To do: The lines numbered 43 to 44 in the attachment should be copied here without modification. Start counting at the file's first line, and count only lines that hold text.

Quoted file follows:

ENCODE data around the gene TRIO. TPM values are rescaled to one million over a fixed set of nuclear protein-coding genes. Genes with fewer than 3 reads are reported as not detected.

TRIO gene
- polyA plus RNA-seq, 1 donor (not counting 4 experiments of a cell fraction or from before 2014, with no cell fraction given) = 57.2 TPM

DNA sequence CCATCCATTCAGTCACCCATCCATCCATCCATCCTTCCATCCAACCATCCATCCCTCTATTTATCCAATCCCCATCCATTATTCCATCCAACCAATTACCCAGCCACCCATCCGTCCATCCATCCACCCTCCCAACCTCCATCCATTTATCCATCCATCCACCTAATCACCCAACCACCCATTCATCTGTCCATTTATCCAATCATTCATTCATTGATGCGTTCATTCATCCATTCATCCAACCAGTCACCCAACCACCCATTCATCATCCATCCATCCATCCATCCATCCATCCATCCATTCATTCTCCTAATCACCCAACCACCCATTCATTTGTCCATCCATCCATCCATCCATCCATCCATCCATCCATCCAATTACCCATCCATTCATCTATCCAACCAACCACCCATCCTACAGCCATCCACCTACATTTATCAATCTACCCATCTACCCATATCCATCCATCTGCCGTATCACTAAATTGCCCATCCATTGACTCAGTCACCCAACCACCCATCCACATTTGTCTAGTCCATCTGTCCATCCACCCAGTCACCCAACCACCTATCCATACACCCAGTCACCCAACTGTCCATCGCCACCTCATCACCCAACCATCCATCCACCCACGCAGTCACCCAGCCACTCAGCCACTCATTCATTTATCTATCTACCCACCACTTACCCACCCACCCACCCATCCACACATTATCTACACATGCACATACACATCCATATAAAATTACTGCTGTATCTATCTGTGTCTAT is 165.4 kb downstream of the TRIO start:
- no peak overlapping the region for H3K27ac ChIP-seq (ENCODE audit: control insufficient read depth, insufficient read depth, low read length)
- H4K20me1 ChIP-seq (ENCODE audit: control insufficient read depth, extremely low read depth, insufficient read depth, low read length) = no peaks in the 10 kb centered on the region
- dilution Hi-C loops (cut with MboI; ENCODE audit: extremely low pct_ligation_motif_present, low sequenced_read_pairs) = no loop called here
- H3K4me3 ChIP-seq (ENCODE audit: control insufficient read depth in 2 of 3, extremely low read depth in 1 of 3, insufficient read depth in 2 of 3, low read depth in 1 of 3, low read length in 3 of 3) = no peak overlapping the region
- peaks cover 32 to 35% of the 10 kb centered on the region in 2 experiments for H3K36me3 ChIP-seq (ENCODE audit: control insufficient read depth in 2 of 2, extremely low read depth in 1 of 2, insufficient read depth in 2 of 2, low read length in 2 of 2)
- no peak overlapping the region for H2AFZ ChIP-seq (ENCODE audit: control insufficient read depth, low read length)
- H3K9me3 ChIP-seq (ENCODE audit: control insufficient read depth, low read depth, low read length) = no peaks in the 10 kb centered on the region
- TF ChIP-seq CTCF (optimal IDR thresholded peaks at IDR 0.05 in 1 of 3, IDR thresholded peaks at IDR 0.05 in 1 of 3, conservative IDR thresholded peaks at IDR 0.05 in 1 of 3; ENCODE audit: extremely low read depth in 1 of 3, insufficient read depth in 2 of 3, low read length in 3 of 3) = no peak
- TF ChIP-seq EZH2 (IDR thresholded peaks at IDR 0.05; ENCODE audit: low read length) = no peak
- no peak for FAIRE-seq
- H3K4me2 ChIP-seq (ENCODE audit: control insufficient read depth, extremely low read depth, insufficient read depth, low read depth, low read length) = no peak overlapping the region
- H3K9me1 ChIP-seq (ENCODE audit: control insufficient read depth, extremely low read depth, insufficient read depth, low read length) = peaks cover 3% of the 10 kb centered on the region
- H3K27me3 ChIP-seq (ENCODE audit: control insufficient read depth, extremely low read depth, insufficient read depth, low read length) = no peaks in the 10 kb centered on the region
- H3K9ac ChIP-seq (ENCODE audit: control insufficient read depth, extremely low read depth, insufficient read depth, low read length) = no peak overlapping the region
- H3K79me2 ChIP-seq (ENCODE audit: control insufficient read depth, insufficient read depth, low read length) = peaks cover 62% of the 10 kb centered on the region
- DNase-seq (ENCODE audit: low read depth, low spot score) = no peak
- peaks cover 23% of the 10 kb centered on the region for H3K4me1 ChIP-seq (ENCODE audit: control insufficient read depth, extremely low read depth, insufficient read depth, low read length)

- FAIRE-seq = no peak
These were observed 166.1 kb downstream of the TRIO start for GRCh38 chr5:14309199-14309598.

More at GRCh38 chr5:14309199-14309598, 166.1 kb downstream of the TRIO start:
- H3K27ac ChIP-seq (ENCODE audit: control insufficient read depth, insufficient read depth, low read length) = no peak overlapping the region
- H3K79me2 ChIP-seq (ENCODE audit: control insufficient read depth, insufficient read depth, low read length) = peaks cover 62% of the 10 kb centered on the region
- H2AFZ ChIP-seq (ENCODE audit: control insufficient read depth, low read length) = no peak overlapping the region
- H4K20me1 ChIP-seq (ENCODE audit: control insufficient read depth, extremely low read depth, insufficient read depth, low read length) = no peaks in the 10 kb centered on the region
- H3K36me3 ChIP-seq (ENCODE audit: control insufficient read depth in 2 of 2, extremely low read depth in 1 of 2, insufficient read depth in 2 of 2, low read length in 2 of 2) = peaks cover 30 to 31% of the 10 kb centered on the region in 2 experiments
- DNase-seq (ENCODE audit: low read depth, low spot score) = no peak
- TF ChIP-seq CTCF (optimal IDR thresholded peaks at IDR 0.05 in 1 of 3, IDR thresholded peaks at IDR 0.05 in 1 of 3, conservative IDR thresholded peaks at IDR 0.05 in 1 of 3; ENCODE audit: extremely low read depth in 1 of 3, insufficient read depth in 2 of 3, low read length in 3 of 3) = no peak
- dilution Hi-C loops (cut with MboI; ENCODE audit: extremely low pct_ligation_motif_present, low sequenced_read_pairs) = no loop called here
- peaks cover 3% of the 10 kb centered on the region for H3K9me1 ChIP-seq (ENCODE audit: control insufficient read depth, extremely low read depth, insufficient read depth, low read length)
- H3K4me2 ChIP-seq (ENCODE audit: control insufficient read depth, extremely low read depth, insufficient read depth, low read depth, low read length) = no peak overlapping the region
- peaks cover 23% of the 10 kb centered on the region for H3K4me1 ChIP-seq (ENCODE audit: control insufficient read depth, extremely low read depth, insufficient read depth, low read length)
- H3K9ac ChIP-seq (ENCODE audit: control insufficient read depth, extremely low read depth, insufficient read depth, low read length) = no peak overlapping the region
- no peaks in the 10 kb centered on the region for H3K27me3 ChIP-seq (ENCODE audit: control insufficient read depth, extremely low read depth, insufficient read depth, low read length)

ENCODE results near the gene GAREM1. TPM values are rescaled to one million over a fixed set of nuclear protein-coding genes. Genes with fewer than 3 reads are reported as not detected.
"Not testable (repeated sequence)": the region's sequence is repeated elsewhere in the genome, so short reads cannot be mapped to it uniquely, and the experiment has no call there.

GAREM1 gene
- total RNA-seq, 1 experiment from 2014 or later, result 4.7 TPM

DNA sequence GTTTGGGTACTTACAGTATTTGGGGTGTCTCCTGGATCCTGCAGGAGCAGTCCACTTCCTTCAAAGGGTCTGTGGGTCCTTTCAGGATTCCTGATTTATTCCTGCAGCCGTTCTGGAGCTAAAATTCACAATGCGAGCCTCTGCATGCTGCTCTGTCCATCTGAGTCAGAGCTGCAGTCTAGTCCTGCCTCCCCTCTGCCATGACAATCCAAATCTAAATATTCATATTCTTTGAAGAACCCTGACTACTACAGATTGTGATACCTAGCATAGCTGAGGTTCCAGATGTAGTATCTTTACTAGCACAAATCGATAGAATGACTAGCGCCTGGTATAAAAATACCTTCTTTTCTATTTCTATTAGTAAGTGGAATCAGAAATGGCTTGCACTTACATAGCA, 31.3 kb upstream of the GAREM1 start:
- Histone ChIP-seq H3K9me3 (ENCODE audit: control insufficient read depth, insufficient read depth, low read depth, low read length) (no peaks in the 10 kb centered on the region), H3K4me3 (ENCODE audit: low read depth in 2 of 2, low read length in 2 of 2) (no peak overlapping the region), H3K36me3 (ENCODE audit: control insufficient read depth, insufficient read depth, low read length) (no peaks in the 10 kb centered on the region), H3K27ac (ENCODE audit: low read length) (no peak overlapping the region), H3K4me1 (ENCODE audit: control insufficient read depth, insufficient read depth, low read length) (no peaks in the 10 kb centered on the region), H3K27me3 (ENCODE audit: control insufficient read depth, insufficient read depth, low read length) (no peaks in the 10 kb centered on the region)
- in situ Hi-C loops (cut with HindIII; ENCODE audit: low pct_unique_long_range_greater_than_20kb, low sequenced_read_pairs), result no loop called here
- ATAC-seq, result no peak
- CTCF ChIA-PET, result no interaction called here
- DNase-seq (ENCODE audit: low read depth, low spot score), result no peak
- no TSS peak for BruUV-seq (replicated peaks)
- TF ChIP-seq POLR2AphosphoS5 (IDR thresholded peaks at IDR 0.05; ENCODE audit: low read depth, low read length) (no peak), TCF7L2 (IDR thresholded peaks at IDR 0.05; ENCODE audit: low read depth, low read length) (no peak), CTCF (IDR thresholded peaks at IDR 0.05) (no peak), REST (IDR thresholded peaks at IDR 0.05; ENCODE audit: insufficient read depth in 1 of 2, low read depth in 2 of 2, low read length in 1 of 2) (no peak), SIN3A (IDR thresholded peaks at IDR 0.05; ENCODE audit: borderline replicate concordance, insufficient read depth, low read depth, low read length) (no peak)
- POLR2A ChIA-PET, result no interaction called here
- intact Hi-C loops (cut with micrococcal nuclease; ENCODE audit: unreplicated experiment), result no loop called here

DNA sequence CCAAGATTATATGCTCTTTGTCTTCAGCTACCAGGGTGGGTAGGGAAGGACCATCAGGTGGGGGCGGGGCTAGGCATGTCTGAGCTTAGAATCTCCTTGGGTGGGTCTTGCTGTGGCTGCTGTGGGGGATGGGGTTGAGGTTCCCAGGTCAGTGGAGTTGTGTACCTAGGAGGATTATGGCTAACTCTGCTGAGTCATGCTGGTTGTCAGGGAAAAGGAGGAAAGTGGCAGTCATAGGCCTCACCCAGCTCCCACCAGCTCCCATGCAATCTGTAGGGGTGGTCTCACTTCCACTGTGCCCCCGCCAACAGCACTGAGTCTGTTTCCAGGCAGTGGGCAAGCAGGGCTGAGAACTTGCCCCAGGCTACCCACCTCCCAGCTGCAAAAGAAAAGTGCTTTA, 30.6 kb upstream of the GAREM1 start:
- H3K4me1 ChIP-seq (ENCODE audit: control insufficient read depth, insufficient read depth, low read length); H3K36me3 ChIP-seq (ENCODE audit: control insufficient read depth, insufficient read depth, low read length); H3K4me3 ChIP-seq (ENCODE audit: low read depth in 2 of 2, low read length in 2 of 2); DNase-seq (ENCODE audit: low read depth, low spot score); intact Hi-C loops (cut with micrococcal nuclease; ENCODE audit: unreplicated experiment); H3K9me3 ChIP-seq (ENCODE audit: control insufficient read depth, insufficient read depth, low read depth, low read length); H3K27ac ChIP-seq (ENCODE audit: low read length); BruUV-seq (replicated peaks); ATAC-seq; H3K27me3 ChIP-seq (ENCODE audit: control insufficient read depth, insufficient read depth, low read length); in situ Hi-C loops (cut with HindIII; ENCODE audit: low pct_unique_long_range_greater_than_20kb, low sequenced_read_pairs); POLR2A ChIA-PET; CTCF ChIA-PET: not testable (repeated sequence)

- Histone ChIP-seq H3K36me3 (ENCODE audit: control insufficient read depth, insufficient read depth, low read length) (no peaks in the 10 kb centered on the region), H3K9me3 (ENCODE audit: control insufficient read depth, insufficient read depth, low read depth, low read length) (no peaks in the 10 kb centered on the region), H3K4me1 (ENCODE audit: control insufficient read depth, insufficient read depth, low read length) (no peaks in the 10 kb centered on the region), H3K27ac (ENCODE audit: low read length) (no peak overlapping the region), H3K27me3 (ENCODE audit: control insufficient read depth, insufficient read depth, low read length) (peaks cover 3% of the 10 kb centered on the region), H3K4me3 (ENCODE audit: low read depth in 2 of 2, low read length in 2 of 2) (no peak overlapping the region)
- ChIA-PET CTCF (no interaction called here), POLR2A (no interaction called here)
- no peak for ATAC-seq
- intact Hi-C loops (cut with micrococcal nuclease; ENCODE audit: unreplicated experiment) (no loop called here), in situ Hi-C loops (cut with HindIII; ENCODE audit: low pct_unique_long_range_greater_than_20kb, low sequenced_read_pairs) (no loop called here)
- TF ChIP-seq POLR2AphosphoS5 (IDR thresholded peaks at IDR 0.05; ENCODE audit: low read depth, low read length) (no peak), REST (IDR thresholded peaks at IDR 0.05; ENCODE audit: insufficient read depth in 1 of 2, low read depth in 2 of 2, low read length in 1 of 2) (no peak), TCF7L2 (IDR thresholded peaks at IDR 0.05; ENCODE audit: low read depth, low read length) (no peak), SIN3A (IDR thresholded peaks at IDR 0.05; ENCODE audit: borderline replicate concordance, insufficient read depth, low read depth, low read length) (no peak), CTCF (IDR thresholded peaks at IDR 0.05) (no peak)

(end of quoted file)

- Histone ChIP-seq H3K9me3 (ENCODE audit: control insufficient read depth, insufficient read depth, low read depth, low read length) (no peaks in the 10 kb centered on the region), H3K4me3 (ENCODE audit: low read depth in 2 of 2, low read length in 2 of 2) (no peak overlapping the region), H3K36me3 (ENCODE audit: control insufficient read depth, insufficient read depth, low read length) (no peaks in the 10 kb centered on the region), H3K27ac (ENCODE audit: low read length) (no peak overlapping the region), H3K4me1 (ENCODE audit: control insufficient read depth, insufficient read depth, low read length) (no peaks in the 10 kb centered on the region), H3K27me3 (ENCODE audit: control insufficient read depth, insufficient read depth, low read length) (no peaks in the 10 kb centered on the region)
- in situ Hi-C loops (cut with HindIII; ENCODE audit: low pct_unique_long_range_greater_than_20kb, low sequenced_read_pairs), result no loop called here